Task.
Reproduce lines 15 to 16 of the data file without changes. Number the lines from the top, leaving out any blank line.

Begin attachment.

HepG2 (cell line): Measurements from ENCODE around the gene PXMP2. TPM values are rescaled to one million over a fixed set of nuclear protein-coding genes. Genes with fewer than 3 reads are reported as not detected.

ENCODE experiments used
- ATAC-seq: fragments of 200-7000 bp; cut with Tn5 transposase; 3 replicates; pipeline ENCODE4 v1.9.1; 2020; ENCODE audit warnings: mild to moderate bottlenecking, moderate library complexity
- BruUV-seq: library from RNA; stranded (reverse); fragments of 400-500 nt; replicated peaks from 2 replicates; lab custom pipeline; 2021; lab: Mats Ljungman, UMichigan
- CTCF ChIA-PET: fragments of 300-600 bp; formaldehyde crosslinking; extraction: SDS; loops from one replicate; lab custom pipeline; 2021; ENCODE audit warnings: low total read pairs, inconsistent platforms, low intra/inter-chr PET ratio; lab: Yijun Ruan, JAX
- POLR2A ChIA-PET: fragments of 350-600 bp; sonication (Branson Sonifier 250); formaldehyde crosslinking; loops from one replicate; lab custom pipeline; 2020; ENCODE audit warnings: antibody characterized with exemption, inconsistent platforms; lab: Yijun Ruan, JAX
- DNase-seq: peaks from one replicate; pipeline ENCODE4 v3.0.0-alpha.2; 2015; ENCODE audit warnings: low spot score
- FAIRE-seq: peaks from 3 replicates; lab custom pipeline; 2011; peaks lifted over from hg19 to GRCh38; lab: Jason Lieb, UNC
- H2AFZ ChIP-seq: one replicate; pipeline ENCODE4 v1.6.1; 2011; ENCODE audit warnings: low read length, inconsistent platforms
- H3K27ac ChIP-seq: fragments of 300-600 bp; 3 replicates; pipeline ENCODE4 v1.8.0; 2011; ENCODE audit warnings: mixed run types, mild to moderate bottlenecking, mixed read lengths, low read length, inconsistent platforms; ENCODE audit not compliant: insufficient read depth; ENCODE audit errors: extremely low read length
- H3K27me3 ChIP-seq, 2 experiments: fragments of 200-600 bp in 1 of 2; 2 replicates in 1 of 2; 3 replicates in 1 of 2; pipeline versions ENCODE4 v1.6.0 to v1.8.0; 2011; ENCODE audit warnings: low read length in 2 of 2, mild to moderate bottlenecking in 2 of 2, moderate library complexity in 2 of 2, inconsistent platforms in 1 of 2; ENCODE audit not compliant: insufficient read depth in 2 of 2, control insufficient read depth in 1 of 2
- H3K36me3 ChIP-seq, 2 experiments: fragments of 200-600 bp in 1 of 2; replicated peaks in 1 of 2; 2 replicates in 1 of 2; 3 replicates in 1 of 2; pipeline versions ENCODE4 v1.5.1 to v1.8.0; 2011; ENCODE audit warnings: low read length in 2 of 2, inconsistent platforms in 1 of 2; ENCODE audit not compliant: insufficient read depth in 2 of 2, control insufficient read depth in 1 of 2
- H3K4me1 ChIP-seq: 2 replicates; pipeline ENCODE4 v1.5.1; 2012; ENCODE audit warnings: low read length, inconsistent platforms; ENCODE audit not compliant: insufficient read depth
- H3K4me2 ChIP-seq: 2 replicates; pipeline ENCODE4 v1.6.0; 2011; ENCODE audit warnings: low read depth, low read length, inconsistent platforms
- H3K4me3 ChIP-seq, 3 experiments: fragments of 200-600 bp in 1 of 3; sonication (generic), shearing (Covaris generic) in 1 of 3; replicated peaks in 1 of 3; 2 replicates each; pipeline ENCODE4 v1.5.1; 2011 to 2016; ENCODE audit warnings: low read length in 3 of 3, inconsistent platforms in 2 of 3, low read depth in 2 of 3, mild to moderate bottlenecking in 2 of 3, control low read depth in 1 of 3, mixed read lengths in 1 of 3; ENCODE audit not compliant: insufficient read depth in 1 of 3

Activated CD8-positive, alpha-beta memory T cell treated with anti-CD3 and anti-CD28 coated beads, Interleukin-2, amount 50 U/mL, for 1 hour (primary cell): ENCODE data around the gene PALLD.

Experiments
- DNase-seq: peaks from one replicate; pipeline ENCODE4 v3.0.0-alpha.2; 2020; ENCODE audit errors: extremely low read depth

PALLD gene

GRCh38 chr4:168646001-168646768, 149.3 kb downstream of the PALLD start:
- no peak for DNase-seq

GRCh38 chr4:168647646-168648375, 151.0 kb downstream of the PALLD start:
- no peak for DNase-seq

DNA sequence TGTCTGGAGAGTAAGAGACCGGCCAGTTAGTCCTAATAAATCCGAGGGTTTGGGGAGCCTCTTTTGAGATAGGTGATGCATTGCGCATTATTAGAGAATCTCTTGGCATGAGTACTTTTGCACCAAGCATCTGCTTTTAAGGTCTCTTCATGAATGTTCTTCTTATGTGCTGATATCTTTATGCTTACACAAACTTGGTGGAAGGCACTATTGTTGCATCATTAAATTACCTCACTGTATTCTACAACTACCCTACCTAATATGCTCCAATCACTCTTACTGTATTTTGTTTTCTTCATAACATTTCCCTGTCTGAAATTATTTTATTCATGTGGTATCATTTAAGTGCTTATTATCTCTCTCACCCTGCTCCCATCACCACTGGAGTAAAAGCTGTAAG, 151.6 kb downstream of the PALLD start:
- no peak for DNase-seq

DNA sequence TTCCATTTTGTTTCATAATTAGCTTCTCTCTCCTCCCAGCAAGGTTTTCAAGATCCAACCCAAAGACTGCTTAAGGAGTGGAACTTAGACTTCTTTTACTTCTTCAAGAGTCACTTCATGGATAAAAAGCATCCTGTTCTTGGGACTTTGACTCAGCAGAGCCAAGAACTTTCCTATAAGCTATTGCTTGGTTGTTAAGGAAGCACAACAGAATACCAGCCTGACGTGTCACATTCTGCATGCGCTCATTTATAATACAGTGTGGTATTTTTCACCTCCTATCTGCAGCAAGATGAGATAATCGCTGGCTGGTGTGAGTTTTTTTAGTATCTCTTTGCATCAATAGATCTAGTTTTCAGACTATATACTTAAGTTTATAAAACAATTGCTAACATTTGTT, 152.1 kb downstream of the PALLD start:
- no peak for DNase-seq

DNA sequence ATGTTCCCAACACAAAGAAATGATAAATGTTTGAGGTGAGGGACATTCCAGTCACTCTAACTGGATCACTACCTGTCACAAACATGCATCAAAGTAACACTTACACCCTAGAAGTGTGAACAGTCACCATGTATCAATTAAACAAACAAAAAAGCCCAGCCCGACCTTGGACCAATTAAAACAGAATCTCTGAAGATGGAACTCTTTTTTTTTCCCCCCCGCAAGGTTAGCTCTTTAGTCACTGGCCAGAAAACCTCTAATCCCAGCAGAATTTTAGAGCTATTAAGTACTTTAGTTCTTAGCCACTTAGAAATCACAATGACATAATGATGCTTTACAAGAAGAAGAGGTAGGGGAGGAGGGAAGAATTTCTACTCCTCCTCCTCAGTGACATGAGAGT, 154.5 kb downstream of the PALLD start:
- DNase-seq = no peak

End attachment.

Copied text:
- H3K4me3 ChIP-seq, 3 experiments: fragments of 200-600 bp in 1 of 3; sonication (generic), shearing (Covaris generic) in 1 of 3; replicated peaks in 1 of 3; 2 replicates each; pipeline ENCODE4 v1.5.1; 2011 to 2016; ENCODE audit warnings: low read length in 3 of 3, inconsistent platforms in 2 of 3, low read depth in 2 of 3, mild to moderate bottlenecking in 2 of 3, control low read depth in 1 of 3, mixed read lengths in 1 of 3; ENCODE audit not compliant: insufficient read depth in 1 of 3

Activated CD8-positive, alpha-beta memory T cell treated with anti-CD3 and anti-CD28 coated beads, Interleukin-2, amount 50 U/mL, for 1 hour (primary cell): ENCODE data around the gene PALLD.